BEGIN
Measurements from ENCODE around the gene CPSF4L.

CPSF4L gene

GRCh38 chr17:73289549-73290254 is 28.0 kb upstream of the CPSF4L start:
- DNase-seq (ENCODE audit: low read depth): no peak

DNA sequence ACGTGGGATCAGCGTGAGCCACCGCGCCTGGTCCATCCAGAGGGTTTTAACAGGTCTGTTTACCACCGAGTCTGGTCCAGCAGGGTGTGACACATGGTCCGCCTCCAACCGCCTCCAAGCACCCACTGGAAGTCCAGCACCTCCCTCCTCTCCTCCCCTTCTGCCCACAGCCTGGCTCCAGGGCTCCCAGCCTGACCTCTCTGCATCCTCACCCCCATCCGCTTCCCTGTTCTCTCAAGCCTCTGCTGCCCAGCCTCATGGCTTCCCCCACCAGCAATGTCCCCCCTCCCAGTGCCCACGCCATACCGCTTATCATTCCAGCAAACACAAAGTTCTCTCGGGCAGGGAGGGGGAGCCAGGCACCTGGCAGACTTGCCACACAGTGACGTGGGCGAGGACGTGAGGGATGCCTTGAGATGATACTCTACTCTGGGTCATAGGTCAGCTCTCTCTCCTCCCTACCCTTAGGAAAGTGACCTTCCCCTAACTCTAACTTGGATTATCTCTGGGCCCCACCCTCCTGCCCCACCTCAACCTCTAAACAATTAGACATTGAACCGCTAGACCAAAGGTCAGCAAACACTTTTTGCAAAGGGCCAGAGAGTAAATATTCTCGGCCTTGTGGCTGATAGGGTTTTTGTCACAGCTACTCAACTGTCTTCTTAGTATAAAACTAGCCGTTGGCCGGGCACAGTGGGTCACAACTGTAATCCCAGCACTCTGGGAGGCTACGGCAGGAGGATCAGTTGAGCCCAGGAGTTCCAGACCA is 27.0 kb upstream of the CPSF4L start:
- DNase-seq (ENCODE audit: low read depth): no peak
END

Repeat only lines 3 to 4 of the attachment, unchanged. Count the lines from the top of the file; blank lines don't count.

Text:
GRCh38 chr17:73289549-73290254 is 28.0 kb upstream of the CPSF4L start:
- DNase-seq (ENCODE audit: low read depth): no peak